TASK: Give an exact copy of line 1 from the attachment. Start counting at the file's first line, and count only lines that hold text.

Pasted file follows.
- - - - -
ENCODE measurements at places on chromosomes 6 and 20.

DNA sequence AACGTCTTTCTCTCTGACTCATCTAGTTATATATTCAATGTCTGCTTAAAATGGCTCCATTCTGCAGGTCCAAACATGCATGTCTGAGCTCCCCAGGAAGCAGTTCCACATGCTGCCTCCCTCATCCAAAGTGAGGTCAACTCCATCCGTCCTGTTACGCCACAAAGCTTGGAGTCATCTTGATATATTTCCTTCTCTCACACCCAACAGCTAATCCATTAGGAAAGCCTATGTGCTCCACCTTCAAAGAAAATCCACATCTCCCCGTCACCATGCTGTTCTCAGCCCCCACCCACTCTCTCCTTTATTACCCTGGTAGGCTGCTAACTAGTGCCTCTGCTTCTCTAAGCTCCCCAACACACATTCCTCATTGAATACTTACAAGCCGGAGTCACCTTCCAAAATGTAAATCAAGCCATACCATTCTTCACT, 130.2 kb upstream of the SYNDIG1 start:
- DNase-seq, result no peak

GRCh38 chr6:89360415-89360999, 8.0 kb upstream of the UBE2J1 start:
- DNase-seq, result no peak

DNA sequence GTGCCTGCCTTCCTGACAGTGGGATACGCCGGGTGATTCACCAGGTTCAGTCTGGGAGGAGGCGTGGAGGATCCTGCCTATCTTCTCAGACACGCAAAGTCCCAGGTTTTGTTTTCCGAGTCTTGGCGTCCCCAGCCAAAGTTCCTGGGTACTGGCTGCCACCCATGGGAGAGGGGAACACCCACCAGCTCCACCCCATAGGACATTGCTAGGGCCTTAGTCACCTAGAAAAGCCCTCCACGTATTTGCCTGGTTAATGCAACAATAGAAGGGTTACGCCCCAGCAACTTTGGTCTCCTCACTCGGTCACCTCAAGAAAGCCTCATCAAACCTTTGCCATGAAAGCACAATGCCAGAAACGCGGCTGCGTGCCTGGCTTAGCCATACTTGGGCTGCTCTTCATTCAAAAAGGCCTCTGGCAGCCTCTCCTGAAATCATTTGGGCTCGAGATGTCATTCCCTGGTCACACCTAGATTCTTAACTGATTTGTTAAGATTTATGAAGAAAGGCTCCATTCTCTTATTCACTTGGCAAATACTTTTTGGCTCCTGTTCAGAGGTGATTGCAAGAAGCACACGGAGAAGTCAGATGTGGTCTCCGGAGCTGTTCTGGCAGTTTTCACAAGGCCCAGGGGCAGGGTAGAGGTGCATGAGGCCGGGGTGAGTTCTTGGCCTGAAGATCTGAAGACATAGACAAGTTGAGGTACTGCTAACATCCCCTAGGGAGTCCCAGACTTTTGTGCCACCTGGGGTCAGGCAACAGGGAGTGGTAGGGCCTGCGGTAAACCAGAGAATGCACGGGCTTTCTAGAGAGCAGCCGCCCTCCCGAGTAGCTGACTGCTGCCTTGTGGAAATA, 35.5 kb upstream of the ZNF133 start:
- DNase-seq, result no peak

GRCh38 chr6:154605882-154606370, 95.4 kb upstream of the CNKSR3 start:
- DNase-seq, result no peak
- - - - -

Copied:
ENCODE measurements at places on chromosomes 6 and 20.